According to the Houston Apartment Association, tenants facing job losses or income reductions need to be in immediate communication with their landlords.
John Boriack, president elect of the Houston Apartment Association, said many apartment managers are able to waive late fees or come up with a payment plan for residents who cannot pay on time.
“It's been really cool to see both parties, the renters and the managers, kind of coming together and collaborating and figuring out solutions that work best and turn out to be a win-win for both parties,” Boriack said.
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With bills being due to avoid late payments, this creates some immediate distress for property owners and could even result in a change in the quality of living conditions if there is a big break in rent, Boriack said.
“If there's a break in rent, everything kind of falls apart,” he said. “We have staff to pay, especially our maintenance technicians that keep everything running. There's utility payments to keep the lights on and the dumpsters empty and things like that. And then of course, of course, the mortgage payments, and some of those might be temporarily delayed, but it's really unclear and shaky right now.”
The Coronavirus Aid, Relief and Economic Security Act was signed by President Donald Trump on March 27 to be effective immediately. Within this law, there is a temporary eviction moratorium section that applies to public housing, project-based Section 8 housing, Housing Choice Vouchers and low-income housing.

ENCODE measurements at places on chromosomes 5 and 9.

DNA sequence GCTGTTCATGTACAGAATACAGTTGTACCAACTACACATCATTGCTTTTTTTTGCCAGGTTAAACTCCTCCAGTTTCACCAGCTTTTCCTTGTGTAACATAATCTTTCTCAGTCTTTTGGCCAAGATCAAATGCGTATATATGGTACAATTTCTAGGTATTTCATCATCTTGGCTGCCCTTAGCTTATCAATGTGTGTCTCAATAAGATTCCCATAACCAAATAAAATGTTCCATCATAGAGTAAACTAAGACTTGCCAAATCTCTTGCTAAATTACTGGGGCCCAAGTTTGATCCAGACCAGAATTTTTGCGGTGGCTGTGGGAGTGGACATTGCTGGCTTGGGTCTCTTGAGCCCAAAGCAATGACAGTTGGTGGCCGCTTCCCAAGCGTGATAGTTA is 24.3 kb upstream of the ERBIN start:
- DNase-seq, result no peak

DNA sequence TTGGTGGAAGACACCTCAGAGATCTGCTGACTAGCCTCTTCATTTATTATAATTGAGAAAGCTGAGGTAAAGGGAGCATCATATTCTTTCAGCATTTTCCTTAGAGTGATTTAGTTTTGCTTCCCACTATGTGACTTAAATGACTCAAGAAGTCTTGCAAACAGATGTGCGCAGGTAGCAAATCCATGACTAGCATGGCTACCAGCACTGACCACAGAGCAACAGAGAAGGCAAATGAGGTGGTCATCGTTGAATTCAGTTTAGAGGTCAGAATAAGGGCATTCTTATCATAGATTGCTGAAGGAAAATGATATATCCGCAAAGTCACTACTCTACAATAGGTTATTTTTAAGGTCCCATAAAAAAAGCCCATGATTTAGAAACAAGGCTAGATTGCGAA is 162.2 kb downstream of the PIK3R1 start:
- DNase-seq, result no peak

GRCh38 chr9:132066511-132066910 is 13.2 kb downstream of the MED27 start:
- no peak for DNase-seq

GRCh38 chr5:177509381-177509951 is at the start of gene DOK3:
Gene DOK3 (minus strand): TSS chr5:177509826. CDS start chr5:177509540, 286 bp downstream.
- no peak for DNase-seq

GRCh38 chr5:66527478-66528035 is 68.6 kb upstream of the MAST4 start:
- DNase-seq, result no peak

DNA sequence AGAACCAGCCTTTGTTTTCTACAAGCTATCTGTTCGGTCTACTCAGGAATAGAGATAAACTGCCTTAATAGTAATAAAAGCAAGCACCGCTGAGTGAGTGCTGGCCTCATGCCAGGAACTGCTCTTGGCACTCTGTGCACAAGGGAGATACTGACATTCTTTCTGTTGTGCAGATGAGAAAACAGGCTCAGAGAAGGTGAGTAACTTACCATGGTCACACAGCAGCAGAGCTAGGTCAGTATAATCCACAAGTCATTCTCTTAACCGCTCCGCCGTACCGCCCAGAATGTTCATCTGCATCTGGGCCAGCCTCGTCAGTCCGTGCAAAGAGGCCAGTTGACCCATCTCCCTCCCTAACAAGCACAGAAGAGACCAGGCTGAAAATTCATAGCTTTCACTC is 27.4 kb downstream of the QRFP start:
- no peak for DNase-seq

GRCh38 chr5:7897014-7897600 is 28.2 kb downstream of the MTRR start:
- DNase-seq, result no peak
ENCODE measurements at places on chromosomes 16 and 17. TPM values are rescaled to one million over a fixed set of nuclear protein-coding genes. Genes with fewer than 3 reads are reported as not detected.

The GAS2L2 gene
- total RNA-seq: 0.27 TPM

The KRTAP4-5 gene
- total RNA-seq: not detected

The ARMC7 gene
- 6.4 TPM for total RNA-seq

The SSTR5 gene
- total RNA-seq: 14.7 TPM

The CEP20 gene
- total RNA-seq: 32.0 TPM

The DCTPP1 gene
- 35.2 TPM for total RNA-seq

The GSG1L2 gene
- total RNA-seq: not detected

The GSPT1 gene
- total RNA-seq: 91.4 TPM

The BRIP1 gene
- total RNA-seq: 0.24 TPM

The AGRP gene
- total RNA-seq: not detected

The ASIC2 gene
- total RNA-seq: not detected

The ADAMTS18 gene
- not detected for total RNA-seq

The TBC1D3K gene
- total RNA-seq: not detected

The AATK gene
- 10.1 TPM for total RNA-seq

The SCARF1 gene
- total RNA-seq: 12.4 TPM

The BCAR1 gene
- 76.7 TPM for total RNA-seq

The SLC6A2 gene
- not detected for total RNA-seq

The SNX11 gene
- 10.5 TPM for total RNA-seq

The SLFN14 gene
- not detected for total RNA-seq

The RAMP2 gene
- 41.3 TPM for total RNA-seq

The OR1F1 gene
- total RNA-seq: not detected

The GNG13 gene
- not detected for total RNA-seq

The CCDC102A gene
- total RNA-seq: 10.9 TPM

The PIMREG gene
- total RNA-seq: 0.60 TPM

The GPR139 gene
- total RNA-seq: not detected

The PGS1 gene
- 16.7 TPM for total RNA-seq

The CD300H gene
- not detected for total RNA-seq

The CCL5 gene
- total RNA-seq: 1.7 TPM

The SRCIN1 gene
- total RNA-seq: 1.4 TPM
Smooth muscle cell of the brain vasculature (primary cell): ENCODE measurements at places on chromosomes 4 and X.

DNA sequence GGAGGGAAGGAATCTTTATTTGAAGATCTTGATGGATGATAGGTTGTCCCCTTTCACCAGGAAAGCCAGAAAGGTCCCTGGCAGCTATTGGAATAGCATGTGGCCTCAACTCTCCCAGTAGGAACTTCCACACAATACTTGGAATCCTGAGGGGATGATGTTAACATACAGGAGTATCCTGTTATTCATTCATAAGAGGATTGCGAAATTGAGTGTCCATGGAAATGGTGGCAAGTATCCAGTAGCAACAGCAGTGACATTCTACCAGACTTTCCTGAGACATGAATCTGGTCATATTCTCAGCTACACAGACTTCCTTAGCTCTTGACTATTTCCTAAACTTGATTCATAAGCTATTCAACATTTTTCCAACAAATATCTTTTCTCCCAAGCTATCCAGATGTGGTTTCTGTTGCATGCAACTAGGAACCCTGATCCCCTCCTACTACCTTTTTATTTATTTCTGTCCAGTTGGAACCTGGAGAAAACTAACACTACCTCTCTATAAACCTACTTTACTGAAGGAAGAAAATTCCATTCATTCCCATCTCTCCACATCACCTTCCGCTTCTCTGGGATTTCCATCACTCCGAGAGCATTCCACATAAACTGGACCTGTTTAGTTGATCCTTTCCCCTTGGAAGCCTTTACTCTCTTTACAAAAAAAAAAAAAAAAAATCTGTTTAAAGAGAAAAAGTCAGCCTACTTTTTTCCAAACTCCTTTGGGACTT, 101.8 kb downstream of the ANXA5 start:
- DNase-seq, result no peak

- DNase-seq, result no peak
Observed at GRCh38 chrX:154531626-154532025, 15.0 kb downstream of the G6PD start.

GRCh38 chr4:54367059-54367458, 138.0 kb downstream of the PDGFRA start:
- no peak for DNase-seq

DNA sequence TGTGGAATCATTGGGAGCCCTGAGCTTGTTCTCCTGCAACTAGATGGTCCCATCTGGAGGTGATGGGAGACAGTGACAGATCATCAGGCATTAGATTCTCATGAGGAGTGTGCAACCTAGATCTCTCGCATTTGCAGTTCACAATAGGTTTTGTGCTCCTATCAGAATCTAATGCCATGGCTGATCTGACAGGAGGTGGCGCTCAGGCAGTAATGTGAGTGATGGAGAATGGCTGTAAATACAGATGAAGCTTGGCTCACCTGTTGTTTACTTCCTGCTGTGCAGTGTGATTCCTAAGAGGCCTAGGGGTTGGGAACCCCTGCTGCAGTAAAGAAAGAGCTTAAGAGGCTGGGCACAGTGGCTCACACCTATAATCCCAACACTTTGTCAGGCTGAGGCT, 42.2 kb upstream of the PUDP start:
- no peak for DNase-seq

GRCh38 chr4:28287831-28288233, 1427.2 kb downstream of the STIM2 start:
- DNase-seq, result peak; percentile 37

Under the CARES Act, nonpayment evictions cannot be filed in any of the aforementioned covered properties until July 25. The Texas Supreme Court has also suspended eviction hearings until April 19, said Jeremy Brown, the Harris County Precinct 7 justice of the peace.
“I suspect they may extend it, particularly since [Gov. Greg Abbott] has extended his orders to April 30, but quite frankly everybody is taking things week by week,” Brown said.
Boriack said it is too early to tell if the CARES Act will provide a break for any privately owned properties.
“The entire industry is scrambling right now to kind of demystify everything,” he said. “Everything's always well intentioned at the top, but the devil's in the details. So sometimes the intention of the bill can get diluted through the regulatory requirements around actually capturing that by the time it gets down into the hands of those who need it.”
A moratorium on evictions will help those in the Greater Houston area for two big reasons: Unemployment rates are increasing, and the coronavirus is a major public health concern, Brown said. If homelessness rates increased, social distancing would become harder to practice, he said.
“One, with hours being cut back, unemployment is going up,” he said. “Two, it’s a public health concern. Particularly as it relates to those who are low income, that can lead to homelessness, so that can impact our shelters and the common good.”
In addition to renters struggling to pay rent during this time, the trickle-down effect ultimately can hurt apartment property owners, who have their own expenses that have to be paid, Boriack said. Many of these properties are privately owned without other funds or anything to fall back on, Boriack said.
“Whether it's a pandemic or not, we have staff that has to be paid,” he said. “And unlike some businesses that can kind of scale down their workforce to get through a slow season or hard season, apartment properties really have a set amount of staff that it takes to operate that business.”
For privately owned apartment communities, it would be at the property manager’s discretion to determine ways to help residents, Boriack said.
“As far as being able to offer that assistance, there’s thousands of apartment properties all over Houston, and they all have different capacities to help, but I love seeing how most properties are stepping up and doing everything they can to help residents kind of as they're going through this difficult time,” he said.